Planning for the Unexpected: Finding a New Job in the Age of COVID
It goes without saying that the last few months have brought unprecedented changes for all of us. Shutdowns, quarantine, job loss or loss of income, have given every working man and woman in America a lot to figure out. For many of us, not receiving a paycheck for any length of time leaves us in dire financial straits. That's why, no matter how stable you feel in your career, you should prepare your finances – and your resume – for the unexpected. To ensure your financial stability despite an income disruption, follow these money and career planning tips.
How to Financially Prepare for a Job Layoff
1. Expect the Unexpected
As hard as it is to admit, no job is truly stable, and no income is guaranteed. Even the strongest, most successful companies can fall on hard times, add in a global pandemic, and the picture doesn't get any prettier. While this doom and gloom narrative shouldn't be part of your daily reflection, it is an unease you can easily alleviate with a little proactive planning. Even if you're living paycheck-to-paycheck, you can begin to create a cushion in case you find yourself without immediate income. North Country Savings Bank offers a wide variety of savings options to help you create an emergency fund. Aim to save enough to hold you over until your paychecks kick back in, or until you can find a new job. The general rule of emergency funds is to have at least one month's worth of pay set aside, just in case.
2. Live Within Your Means
The best way to save more? Spend less. While credit cards can serve a very useful and responsible purpose, they shouldn't be a lifestyle. If debt is piling up and you're unable to make more than the minimum monthly payments, it's time to reconsider how you manage your money. It's a harsh reality, but one that you have to consider if you're going to be proactive about your financial future. Luckily, there are lots of little things you can do to start living within your means, and the Personal Bankers at NCSB can help you create a plan of attack to pay down debts and get back on track with your finances.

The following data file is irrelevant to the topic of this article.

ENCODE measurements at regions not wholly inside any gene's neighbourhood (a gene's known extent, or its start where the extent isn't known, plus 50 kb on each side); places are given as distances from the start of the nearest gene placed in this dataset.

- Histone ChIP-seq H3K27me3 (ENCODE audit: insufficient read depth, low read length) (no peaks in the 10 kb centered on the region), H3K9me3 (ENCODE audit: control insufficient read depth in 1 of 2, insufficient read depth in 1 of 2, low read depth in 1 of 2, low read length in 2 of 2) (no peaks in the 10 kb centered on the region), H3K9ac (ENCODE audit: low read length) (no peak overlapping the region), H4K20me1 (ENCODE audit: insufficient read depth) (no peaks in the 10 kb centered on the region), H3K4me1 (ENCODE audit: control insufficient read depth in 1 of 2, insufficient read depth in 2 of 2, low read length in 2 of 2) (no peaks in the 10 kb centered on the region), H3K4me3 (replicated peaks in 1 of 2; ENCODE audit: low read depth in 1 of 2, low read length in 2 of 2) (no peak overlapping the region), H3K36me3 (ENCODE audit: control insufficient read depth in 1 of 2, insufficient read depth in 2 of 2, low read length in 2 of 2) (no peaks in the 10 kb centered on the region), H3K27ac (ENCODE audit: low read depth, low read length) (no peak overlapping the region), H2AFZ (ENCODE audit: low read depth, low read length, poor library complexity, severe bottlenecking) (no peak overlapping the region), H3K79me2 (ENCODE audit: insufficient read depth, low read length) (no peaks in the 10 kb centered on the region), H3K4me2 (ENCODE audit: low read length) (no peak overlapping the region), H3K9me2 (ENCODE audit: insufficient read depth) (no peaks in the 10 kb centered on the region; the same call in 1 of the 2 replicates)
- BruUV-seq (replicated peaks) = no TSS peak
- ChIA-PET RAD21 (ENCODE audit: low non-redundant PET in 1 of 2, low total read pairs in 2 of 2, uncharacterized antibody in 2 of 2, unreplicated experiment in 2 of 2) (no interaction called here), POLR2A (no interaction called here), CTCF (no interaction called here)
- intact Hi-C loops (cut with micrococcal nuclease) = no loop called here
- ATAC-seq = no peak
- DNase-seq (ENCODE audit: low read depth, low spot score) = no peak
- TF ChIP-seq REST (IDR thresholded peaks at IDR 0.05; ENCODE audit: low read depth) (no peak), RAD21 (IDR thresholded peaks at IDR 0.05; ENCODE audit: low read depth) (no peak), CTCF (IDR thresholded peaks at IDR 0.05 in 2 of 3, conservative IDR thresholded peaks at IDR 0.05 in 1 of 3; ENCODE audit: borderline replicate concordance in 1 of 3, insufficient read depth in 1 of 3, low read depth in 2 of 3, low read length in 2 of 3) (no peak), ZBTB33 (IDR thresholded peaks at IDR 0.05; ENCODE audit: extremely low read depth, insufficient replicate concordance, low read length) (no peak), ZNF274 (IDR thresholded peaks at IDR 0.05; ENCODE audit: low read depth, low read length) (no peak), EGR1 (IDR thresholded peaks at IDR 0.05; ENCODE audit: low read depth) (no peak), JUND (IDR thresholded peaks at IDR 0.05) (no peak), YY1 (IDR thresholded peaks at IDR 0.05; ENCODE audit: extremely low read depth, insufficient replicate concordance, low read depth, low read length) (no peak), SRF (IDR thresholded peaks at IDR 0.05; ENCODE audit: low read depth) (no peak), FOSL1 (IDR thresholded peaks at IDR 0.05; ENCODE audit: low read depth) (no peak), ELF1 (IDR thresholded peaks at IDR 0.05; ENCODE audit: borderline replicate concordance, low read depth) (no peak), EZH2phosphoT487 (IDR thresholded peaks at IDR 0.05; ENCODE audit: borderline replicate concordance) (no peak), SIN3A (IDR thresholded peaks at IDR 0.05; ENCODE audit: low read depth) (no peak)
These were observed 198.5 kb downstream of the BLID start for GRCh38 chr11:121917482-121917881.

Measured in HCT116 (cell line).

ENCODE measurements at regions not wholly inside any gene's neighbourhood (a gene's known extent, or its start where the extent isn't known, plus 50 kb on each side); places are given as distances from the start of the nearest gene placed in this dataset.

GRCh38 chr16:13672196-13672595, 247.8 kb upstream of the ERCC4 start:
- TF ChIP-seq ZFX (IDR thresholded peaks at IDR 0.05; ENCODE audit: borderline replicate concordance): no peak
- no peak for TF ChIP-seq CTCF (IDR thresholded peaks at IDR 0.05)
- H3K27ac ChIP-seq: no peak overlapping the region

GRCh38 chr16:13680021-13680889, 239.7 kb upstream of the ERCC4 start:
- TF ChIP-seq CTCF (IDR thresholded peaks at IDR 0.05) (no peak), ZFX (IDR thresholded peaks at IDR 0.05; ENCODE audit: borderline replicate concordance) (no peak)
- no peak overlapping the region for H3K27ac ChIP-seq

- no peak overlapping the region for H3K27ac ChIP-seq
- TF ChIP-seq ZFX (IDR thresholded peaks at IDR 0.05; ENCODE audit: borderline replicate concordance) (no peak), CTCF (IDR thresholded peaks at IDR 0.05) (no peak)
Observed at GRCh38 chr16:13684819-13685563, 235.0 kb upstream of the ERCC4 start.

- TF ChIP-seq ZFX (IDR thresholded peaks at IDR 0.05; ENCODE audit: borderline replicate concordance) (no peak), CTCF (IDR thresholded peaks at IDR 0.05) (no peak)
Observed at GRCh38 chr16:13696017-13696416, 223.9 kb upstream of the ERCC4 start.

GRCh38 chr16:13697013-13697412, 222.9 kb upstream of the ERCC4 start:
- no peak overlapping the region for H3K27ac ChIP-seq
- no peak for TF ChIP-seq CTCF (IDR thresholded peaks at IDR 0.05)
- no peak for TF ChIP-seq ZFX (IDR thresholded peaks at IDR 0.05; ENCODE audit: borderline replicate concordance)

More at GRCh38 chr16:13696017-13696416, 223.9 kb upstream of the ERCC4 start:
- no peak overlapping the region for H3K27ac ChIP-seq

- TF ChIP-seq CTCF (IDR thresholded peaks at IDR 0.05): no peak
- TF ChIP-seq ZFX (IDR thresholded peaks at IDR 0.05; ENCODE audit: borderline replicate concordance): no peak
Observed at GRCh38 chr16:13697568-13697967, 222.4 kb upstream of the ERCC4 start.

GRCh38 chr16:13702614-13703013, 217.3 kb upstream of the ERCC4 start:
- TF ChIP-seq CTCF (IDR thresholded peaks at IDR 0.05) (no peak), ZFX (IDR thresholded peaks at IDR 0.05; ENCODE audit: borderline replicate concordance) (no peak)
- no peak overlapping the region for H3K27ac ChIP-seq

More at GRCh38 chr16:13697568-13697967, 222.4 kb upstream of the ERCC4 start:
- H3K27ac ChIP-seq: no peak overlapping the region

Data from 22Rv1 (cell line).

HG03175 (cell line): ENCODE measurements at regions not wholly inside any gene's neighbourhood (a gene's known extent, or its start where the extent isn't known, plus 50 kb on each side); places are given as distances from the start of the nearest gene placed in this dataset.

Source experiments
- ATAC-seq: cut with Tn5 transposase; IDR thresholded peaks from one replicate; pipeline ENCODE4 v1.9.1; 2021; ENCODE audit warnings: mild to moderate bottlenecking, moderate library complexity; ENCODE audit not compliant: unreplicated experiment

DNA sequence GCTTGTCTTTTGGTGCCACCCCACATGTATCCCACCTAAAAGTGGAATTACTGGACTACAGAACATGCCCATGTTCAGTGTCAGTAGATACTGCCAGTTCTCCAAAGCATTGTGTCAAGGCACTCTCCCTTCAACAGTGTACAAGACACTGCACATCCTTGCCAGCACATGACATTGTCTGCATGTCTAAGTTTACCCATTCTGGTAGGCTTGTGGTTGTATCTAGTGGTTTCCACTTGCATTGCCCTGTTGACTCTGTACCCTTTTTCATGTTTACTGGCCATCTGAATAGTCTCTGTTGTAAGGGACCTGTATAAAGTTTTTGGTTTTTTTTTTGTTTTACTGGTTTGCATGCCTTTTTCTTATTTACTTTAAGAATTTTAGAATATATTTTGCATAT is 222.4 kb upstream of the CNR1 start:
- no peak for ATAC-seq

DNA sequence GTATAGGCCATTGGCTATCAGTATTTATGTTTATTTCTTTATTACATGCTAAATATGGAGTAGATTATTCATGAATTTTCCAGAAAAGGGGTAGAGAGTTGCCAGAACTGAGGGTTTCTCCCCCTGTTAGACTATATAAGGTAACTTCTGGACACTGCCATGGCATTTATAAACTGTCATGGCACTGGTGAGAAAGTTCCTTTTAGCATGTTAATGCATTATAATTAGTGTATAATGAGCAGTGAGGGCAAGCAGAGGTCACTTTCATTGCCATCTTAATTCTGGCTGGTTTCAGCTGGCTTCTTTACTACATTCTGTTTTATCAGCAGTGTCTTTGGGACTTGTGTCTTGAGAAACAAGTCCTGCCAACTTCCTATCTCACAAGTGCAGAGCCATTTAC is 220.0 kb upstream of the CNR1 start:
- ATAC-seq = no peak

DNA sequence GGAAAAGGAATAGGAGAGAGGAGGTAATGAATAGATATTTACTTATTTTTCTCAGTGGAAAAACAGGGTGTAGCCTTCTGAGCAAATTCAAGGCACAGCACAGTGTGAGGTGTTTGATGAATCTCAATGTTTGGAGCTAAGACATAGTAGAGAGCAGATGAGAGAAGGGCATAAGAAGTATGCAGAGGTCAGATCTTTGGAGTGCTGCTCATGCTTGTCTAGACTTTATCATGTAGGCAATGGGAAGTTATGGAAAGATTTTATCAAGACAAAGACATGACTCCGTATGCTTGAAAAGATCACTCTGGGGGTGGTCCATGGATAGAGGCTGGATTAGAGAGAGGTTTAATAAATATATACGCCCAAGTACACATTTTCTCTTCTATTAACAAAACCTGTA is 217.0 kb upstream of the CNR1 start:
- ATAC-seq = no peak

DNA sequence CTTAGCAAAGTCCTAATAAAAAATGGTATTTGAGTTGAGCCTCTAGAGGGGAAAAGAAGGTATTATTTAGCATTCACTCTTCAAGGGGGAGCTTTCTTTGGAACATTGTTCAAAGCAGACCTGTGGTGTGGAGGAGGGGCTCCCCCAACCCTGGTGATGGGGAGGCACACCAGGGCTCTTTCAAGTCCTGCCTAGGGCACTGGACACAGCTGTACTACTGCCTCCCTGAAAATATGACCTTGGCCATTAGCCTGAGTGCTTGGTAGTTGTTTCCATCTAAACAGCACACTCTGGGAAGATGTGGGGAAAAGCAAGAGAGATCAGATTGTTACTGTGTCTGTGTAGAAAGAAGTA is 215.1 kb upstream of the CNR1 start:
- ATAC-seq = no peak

3. Consider Remote Employment
If there's one thing we learned from quarantining ourselves for weeks on end, is that it can be really nice and just as effective, to work from home. Job sites are filled with positions for remote tutors, writers, customer service representatives, data entry clerks, and more. While sitting in front of a computer all day might not be for everyone, remote employment is an increasingly viable option. Sites like Upwork.com and WeAreRosie.com make it easy to find job postings, apply, and secure contract or long-term work.
4. Consider New Career Paths
This is a scary one, doesn't matter if you started a job right before the pandemic or have been with a company for years. It's daunting to shift career focus. But it can also lead to finding new ways to branch out, help people, or even fulfill a long-cherished dream; whether it's finally enrolling in nursing school, becoming a barista, or finding part-time work that lets you pursue a passion project.
5. Have Your Resume Ready
If all of a sudden the contents of your desk are in a box in your hands, the one thing you shouldn't need to do is update your resume. Whenever one job ends, whether by choice or by circumstance, you should immediately be ready to apply for the next. Review your resume regularly, update job experience promptly, and add any additional skills or education you gain. You never know when your employment circumstances will change, especially right now, and you don't want to be caught off guard!
NCSB Is Here to Help
No matter how prepared you are, finding yourself suddenly laid off or unemployed can be overwhelming. In your time of need, lean on the expert Personal Bankers at North Country Savings Bank. Call or stop by your local branch to discuss your options and find a sense of financial security. When the unexpected happens, you can rely on your neighbors at NCSB to help you get your finances back on track.